NAGICO offers govt. US $9.6M for 52 Irma-damaged buildings | THE DAILY HERALD

~ Govt. assigns claims to public adjustor after settlement reached ~

PHILIPSBURG–Government has assigned its Hurricanes Irma and Maria insurance claims for 54 buildings insured under NAGICO Insurances to a public adjustor, after a settlement agreement was already reached with the insurance company.

A settlement in principle of US $9.6 million was agreed to on June 15 for 52 of the 54 buildings for which claims were made. NAGICO has already made an advance payment of $5.5 million to government.

NAGICO Managing Director Eric Ellis told Members of Parliament (MPs) during a meeting of the Central Committee of Parliament on Tuesday that government has an insurance policy with NAGICO that covers buildings and furniture/equipment located in the insured buildings. NAGICO received claims for 54 buildings from government, but has not yet received a claim for content, although this has been requested.

A number of the buildings for which claims were filed are schools that fall under the Ministry of Education, Culture, Youth and Sports (ECYS). Ellis estimated that around 37 of the 54 buildings for which claims have been filed are schools.

A team of civil servants from the Ministries of Public Housing, Spatial Planning, Environment and Infrastructure VROMI, Education and Finance had been assigned to represent government in the claims process with NAGICO. Collectively parties agreed on the scope, quantities and depreciations, etc. that would be applied to the claims and took nine months to agree in principle on a settlement of US $9.6 million for 52 of the 54 buildings for which claims had been filed.

Ellis said the only reason a settlement was not reached for two of the buildings is that two days before the agreement, NAGICO was requested to revisit the two buildings in question because additional damage had been discovered and the insurance company was requested to revisit and reconsider its settlement for the two. He said NAGICO has since done so.
NAGICO also visited the Council of Ministers on June 21, and explained the claims process.
Ellis said NAGICO had received on September 14 a response from government to the offer it had made. In its response, government indicated that its claims will now be assigned to a public adjustor. The insurance company has since responded to government’s position.
Alluding to the advance of $5.5 million that has already been made to government and the agreement in principal made on the settlement of the claims, Ellis told MPs there is no holdup in payment. The company is now awaiting a response from government and Ellis assured that as soon as NAGICO receives a response on its offer, the remaining payment will be disbursed to government.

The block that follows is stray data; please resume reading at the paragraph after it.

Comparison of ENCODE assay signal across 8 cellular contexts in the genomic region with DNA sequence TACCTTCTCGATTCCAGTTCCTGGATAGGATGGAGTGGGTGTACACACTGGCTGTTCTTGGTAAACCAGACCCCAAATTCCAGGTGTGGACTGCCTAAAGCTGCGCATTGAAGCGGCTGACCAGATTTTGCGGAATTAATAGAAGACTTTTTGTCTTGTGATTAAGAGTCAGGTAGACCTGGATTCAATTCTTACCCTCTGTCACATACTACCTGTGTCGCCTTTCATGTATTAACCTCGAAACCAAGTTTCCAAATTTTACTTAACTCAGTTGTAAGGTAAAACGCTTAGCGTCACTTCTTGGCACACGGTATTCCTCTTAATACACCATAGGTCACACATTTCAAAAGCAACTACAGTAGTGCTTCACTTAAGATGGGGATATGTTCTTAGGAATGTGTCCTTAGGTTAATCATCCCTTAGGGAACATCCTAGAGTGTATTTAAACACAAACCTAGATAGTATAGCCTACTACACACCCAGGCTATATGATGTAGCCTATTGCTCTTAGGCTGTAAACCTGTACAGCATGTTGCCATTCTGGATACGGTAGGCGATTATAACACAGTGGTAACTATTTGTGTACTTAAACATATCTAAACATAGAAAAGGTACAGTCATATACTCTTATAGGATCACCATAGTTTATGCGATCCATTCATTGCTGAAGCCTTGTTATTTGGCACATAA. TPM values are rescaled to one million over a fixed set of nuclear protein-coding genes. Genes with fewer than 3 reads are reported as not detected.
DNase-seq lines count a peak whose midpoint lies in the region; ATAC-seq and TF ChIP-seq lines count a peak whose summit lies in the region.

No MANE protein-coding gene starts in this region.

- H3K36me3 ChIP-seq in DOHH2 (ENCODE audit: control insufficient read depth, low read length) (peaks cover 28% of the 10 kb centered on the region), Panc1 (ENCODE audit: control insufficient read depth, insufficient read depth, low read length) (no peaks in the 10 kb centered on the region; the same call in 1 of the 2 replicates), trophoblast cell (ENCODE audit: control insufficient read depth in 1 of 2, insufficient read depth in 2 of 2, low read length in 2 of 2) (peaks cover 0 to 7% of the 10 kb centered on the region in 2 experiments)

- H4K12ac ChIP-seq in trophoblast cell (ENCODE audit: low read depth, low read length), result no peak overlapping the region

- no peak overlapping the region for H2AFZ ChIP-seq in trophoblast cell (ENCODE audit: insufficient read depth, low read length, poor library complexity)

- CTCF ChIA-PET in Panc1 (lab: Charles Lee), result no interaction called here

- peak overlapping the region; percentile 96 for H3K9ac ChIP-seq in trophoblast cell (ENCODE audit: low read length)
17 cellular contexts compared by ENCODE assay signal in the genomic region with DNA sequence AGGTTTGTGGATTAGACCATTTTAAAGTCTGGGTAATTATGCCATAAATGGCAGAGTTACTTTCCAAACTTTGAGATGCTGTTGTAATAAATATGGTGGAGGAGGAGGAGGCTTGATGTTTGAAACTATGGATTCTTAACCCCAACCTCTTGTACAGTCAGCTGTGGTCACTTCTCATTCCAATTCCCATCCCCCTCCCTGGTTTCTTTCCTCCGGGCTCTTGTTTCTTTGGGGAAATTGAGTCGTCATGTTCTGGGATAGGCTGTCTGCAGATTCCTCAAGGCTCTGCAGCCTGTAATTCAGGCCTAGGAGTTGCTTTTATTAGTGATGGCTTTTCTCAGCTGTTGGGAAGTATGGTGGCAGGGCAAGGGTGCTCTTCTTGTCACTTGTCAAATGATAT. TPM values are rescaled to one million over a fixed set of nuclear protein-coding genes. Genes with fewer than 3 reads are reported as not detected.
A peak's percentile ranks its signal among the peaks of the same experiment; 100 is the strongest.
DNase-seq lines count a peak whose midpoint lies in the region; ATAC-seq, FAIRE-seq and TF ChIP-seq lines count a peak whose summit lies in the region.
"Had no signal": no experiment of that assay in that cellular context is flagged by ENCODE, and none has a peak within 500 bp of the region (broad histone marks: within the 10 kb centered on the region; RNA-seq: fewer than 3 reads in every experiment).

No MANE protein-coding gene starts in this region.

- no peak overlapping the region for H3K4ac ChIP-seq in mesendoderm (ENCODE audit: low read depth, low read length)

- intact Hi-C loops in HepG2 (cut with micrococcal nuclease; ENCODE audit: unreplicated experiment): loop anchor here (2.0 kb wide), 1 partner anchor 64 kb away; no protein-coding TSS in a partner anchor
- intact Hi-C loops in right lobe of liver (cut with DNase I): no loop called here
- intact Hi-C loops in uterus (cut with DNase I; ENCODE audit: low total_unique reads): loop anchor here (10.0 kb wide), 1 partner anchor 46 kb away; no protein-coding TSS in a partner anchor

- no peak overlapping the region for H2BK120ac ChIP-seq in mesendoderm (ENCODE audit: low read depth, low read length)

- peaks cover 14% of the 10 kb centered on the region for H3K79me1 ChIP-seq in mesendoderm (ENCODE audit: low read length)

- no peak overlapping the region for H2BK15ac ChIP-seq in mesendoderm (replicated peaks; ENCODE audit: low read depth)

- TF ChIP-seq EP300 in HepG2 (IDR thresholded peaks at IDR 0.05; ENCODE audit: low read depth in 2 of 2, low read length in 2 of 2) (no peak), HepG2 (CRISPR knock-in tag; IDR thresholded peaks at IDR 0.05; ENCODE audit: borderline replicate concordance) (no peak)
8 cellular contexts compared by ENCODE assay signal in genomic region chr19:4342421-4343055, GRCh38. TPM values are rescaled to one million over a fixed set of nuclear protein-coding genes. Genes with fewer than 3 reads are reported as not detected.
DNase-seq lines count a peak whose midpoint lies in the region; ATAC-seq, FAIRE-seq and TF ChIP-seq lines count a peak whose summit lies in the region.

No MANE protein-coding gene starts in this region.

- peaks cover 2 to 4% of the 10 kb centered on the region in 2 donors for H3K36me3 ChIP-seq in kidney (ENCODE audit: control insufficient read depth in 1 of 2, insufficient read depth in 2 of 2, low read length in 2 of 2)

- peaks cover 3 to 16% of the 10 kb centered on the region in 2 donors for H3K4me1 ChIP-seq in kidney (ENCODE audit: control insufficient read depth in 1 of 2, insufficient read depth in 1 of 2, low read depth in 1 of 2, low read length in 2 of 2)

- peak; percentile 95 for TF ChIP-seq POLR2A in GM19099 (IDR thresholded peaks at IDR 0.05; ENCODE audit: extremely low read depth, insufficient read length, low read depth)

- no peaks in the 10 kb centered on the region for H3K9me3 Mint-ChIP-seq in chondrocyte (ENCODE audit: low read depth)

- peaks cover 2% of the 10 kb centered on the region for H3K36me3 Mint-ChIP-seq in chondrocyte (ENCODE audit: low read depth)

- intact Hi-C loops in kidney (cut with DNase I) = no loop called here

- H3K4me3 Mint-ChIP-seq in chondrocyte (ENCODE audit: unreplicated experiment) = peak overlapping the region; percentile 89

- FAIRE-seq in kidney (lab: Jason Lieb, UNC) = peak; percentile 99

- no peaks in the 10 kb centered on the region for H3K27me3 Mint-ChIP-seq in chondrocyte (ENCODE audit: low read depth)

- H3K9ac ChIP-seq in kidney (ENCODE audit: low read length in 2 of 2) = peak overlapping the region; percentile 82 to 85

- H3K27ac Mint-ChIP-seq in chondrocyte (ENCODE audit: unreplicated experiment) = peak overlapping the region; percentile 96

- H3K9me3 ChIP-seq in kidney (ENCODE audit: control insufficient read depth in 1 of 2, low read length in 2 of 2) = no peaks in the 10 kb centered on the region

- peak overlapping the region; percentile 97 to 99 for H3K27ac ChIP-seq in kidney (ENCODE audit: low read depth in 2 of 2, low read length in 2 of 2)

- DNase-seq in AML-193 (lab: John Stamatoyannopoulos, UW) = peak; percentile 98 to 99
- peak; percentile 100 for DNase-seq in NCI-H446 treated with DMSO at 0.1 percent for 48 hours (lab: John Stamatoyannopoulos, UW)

Update on claims
In providing a general update on NAGICO’s general claims settlement, NAGICO Chief Executive Officer (CEO) Dwayne Elgin said more than 6,000 policyholders had filed claims with the company after Irma and Maria. As of Tuesday, 153 claims were outstanding, which Elgin said represents less than three per cent of the overall claims received.
NAGICO has paid more than NAf. 550 million in Irma and Maria claims. Of the 153 claims that are outstanding, NAGICO currently holds a reserve of NAf. 87 million for what remains to be paid.

“We expect to have the majority of these claims settled in a short period of time,” he said, adding that some of the claims are subject to legal proceedings and some to arbitration.
The current case of Princess Juliana International Airport (PJIA) is one of the cases that is in arbitration. A few larger claims are also outstanding.
“In essence, we believe that in matter of months, we will conclude our claims process as far as things that are within our control,” Elgin noted.

Elgin gave a rough estimate that some 20-30 per cent of Irma and Maria claimants were underinsured. He made clear that the figure is just a guess, as a statistical analysis was not done. The consequences of underinsurance for clients is that their claim will be proportionately reduced.

The responsibility for underinsurance ultimately rests with the policyholder or property owner. The responsibility of insurance companies, agents and brokers is to advise policyholders that they need to get their property appraised with some degree of frequency – every two or three years.

Elgin said NAGICO has property inspectors who go out and inspect each property that it insures, do a risk inspection and make an estimate on what the property should be insured for. He said that while insurance companies are not qualified appraisers, it does this based on reconstruction rates of which it is aware and it attempts to determine the value of the property.

If inspections are carried out, the company writes its policyholders and advises them that they may be underinsured and need to have their properties appraised.
NAGICO shared information on a number of other topics during the meeting, based on questions from MPs.

Source: The Daily Herald